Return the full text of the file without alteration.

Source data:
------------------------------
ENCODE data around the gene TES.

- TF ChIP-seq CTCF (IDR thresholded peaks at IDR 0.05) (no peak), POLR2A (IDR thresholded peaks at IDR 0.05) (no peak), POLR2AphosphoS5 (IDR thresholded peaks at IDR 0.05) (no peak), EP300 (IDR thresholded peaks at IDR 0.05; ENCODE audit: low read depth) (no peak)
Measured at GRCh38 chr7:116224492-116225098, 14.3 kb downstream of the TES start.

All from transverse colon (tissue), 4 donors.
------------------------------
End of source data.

ENCODE data around the gene TES.

- TF ChIP-seq CTCF (IDR thresholded peaks at IDR 0.05) (no peak), POLR2A (IDR thresholded peaks at IDR 0.05) (no peak), POLR2AphosphoS5 (IDR thresholded peaks at IDR 0.05) (no peak), EP300 (IDR thresholded peaks at IDR 0.05; ENCODE audit: low read depth) (no peak)
Measured at GRCh38 chr7:116224492-116225098, 14.3 kb downstream of the TES start.

All from transverse colon (tissue), 4 donors.